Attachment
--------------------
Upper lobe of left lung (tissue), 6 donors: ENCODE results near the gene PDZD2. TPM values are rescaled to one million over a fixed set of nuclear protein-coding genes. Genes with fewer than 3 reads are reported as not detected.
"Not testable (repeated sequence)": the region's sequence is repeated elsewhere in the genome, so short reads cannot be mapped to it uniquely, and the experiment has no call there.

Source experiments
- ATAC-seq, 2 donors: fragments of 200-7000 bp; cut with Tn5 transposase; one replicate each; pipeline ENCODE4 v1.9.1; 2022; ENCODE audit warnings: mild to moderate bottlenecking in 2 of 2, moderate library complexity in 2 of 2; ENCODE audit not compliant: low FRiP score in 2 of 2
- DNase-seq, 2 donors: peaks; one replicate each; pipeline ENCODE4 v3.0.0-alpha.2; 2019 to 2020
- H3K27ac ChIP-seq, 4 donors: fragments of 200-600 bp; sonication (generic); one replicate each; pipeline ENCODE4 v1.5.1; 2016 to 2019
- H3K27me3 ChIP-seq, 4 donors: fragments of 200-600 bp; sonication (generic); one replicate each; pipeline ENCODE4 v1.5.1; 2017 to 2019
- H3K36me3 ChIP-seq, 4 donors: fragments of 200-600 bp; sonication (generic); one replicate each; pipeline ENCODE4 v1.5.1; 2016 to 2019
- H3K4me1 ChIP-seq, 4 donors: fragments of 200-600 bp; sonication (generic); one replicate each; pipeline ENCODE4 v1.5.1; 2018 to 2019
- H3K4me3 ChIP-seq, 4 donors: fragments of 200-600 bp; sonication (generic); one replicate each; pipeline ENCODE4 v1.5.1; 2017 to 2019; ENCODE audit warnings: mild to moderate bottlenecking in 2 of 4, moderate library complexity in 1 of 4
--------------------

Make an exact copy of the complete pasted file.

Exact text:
Upper lobe of left lung (tissue), 6 donors: ENCODE results near the gene PDZD2. TPM values are rescaled to one million over a fixed set of nuclear protein-coding genes. Genes with fewer than 3 reads are reported as not detected.
"Not testable (repeated sequence)": the region's sequence is repeated elsewhere in the genome, so short reads cannot be mapped to it uniquely, and the experiment has no call there.

Source experiments
- ATAC-seq, 2 donors: fragments of 200-7000 bp; cut with Tn5 transposase; one replicate each; pipeline ENCODE4 v1.9.1; 2022; ENCODE audit warnings: mild to moderate bottlenecking in 2 of 2, moderate library complexity in 2 of 2; ENCODE audit not compliant: low FRiP score in 2 of 2
- DNase-seq, 2 donors: peaks; one replicate each; pipeline ENCODE4 v3.0.0-alpha.2; 2019 to 2020
- H3K27ac ChIP-seq, 4 donors: fragments of 200-600 bp; sonication (generic); one replicate each; pipeline ENCODE4 v1.5.1; 2016 to 2019
- H3K27me3 ChIP-seq, 4 donors: fragments of 200-600 bp; sonication (generic); one replicate each; pipeline ENCODE4 v1.5.1; 2017 to 2019
- H3K36me3 ChIP-seq, 4 donors: fragments of 200-600 bp; sonication (generic); one replicate each; pipeline ENCODE4 v1.5.1; 2016 to 2019
- H3K4me1 ChIP-seq, 4 donors: fragments of 200-600 bp; sonication (generic); one replicate each; pipeline ENCODE4 v1.5.1; 2018 to 2019
- H3K4me3 ChIP-seq, 4 donors: fragments of 200-600 bp; sonication (generic); one replicate each; pipeline ENCODE4 v1.5.1; 2017 to 2019; ENCODE audit warnings: mild to moderate bottlenecking in 2 of 4, moderate library complexity in 1 of 4